News

Kit could be a pollution solution

Capt. Tony Smith and firefighter Nathan Mauldin demonstrate the new SudSafe system.  - Journal photo / James Krall
Capt. Tony Smith and firefighter Nathan Mauldin demonstrate the new SudSafe system.
— image credit: Journal photo / James Krall

In an effort to begin to address the pollution running off our streets and into the bay, the Town of Friday Harbor has purchased a wastewater catchment system for town and charity use.

The car wash kit, now being used regularly by the town Fire Department, fits into the standard-size storm drain openings and catches detergents and other runoff and pumps them through a hose to a nearby sanitary sewer for conventional wastewater treatment.

Town Fire Chief Vern Long became aware of detergents polluting the harbor earlier this spring when Dr. Mike Kaill, who oversees the Spring Street Aquarium, noticed that many of the aquarium’s filter feeders, including several species of anemones, were dying.

Kaill brought the problem to the attention of town authorities. Kaill tested the water with a kit provided by the town and has measured detergent levels at one storm drain at well above the legal limit of .5 parts per million (ppm), with one drain near B Street and Nichols Street at over 3.0 ppm. A reading of 1.5 ppm is toxic to trout.

When Long found a car wash kit, called a SudSafe, that collects detergent runoff and captures it before it can go into the drain, he asked Town Administrator King Fitch when he should buy one.

“Yesterday,” Long quoted Fitch as saying. The kit cost the town $462.

“We’re out here washing our equipment all the time,” Long said, “and while we’ve switched to a more environmentally friendly form of suds — boat soap — we were still looking for ways we could do more.”

Town officials say it’s difficult to pinpoint the source of the detergent problem, and to determine if it is a single source that’s responsible for elevated detergent levels in the harbor or an accumulation of pollutants over time.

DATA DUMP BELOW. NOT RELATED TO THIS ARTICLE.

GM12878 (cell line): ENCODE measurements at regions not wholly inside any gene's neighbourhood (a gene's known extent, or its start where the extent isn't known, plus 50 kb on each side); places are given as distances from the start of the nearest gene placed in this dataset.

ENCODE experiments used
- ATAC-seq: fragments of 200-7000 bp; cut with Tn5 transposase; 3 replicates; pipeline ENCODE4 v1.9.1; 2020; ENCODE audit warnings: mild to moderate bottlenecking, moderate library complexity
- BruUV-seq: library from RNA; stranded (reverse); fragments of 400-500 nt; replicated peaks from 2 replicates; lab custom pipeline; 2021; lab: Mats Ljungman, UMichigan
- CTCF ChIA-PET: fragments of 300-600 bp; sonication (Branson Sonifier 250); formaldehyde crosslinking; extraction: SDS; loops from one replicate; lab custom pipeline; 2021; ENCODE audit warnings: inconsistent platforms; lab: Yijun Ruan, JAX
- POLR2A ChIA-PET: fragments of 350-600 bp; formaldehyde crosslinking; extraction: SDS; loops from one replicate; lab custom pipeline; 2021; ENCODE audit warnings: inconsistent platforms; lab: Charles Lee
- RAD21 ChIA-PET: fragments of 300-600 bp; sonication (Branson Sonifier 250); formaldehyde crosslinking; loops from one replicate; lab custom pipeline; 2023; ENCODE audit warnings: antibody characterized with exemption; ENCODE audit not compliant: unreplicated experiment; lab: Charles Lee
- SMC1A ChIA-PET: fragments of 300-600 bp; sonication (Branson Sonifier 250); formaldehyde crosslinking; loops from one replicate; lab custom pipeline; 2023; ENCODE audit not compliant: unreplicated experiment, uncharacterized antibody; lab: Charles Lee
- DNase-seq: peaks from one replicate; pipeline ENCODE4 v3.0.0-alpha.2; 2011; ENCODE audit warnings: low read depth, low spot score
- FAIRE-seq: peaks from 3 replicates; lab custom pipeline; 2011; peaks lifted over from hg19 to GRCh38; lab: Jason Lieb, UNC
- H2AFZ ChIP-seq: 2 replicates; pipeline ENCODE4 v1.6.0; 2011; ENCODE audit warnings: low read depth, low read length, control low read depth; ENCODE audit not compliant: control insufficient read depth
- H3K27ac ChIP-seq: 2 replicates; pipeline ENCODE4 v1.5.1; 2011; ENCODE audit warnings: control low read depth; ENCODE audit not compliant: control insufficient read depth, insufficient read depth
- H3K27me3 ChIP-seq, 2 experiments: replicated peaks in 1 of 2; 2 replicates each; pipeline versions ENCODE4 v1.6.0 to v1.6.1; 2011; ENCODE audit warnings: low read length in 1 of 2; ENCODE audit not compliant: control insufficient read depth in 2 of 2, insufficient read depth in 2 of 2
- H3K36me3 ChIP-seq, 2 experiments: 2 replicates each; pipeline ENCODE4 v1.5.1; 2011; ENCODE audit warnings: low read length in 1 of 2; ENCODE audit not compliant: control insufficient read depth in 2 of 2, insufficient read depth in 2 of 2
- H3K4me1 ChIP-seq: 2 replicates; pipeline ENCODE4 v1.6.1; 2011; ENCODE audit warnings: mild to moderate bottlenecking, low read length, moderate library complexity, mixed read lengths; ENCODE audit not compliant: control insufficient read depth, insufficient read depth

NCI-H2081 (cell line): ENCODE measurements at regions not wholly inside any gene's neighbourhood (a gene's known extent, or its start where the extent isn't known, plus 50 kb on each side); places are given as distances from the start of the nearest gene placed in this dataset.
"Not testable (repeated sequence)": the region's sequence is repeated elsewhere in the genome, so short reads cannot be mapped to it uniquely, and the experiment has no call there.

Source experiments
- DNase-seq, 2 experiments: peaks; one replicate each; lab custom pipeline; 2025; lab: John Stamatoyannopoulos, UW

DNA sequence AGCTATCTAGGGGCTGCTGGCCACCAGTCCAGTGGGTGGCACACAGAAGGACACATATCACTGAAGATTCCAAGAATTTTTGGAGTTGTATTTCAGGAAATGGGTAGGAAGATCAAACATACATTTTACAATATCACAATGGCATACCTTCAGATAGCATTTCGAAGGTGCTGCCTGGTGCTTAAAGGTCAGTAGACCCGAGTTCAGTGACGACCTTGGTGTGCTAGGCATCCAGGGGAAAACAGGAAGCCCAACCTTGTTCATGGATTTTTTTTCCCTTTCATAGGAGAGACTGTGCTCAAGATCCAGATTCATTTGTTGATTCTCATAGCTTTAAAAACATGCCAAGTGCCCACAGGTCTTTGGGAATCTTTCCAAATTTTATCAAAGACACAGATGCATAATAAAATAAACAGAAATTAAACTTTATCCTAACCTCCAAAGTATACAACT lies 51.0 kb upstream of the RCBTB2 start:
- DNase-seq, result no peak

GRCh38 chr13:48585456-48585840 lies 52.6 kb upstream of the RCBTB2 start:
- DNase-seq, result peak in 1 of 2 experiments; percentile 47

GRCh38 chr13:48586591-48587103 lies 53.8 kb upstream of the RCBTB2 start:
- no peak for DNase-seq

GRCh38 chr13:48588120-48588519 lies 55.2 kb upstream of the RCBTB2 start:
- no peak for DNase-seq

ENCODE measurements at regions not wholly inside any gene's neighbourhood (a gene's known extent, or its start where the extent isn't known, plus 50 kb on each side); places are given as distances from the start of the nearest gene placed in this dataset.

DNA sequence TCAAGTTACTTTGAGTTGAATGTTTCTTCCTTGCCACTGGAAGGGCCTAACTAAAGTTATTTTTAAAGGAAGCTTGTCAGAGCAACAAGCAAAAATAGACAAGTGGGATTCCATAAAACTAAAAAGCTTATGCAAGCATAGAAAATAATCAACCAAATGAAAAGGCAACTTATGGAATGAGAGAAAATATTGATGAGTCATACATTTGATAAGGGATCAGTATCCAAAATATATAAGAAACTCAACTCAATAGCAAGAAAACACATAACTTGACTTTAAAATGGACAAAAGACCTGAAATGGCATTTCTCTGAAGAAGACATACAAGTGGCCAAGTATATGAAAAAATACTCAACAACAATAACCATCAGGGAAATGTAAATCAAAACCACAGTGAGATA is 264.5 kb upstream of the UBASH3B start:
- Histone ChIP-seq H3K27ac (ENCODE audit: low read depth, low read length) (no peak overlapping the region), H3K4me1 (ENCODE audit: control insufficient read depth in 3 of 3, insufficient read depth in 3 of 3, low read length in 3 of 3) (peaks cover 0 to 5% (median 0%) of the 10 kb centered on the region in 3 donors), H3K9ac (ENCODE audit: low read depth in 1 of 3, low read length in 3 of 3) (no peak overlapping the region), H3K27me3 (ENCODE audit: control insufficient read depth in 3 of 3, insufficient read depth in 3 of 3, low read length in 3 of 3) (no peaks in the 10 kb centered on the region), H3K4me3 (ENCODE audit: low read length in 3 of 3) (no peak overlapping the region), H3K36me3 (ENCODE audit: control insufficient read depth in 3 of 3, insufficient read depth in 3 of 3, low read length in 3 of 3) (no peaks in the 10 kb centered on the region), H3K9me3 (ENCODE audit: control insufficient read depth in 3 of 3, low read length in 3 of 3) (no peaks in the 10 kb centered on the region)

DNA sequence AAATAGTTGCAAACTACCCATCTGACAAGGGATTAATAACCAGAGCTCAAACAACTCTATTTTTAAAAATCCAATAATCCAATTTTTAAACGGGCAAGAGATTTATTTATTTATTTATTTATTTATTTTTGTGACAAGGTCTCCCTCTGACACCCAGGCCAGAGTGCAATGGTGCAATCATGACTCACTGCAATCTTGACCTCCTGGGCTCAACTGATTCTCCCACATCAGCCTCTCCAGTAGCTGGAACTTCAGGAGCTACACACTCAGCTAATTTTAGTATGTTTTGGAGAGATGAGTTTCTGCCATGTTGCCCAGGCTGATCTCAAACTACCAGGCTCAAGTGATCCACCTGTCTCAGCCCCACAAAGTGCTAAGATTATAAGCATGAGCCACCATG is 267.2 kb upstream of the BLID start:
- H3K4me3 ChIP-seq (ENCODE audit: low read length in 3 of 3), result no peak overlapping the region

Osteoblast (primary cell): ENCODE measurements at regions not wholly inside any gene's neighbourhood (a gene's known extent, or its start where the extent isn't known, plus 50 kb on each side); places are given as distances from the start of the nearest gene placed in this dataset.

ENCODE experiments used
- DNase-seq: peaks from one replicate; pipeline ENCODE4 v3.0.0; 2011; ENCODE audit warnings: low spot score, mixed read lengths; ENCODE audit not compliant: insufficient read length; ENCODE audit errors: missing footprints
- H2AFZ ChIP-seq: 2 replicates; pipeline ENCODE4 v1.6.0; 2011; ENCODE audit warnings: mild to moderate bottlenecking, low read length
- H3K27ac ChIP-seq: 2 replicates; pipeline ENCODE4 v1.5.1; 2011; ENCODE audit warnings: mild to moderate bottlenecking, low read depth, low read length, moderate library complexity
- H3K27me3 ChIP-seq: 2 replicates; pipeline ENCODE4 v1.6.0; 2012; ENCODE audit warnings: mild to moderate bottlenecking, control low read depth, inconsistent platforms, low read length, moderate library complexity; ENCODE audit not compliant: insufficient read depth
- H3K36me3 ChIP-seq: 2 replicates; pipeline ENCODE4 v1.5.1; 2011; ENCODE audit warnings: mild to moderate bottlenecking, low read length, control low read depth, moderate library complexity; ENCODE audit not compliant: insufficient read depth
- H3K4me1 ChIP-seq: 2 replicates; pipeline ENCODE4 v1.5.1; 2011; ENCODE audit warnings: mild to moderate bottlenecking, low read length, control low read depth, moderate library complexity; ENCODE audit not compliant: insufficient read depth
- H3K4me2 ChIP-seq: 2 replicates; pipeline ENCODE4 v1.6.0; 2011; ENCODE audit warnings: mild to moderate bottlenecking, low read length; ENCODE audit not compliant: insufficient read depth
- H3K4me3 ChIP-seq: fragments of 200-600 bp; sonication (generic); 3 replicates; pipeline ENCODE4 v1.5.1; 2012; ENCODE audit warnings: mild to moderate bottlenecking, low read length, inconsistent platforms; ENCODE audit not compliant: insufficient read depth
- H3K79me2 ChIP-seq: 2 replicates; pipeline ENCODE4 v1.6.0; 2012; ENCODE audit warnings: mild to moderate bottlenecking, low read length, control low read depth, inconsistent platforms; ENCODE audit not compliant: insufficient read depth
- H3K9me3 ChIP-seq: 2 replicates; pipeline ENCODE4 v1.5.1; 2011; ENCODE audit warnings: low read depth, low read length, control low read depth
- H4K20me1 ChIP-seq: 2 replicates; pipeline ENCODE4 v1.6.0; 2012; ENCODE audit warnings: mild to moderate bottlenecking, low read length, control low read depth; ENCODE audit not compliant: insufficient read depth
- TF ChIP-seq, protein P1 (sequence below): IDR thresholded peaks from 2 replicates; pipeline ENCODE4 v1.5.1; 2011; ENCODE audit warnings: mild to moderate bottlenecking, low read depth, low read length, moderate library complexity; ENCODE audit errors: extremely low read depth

At street sewer drains, the town has stenciled warning signs on the pavement, “No dumping, drains to bay,” with the image of a porpoise, in an attempt to help citizens understand that what people dump into the street, or wash down their driveway goes directly into the bay.

“There is probably is a misconception among many people that what goes down a storm drain goes through some sort of treatment, and in an urban environment, that’s generally not the case,” Fitch said.

Fitch updated the Town Council Thursday of the progress on the issue.

“I just think it will take an awfully long time to educate the public about what goes down the drain,” Fitch said Thursday. “It’s going to be a long battle to get rid of detergents in the bay.”

Kaill, a retired research supervisor for the Alaska Department of Fish and Game, holds a Ph.D. in zoology from Cornell University, has been caring for the critters in the public aquarium since it was installed seven years ago.

Kaill lost an 8-year-old painted anemone over the winter, and through a process of deduction and testing, discovered elevated levels of detergents collecting in both the silt layer of his tanks. He traced those detergents to the stormwater pipes that funnel street runoff into the harbor.

Lately, he’s been having difficulty with other species in his tanks as well. “Within the last few months, I’ve been unable to keep the plumose anemone and scallops alive,” he said.

Kaill spoke with Naknek Dive Shop owner Kurt Long, who has seen the marine life throughout the harbor.

“Under the port’s dock, I’m seeing a lot more anemones, scallops, sponges, nudibranchs – all that kind of stuff. Under the Spring Street dock, I’m seeing the same types of things, but in smaller quantities and smaller sizes,” Long said.

Kaill contacted the state Department of Ecology, which sent an inspector, Kurt Baumgarten, to visit. Upon Baumgarten’s arrival, July 29, he noticed a detergent plume 40 to 50 feet wide welcoming him and took photographs of it, Kaill said.

Baumgarten made short work of determining the severity of the problem and assigned a tracking system case number to the situation for further action and follow-up.

In the meantime, town authorities have been working with local businesses that drain into the system to make improvements in how wastewater is handled.

Jessica Johnson, branch manager for Wells Fargo Bank, a popular site for charity car washes, knows that the town has the car wash kit and will try and work with town officials to find a solution for events that happen there.

“We’re not having any washes in our lot until we find out what’s going on,” Johnson said.

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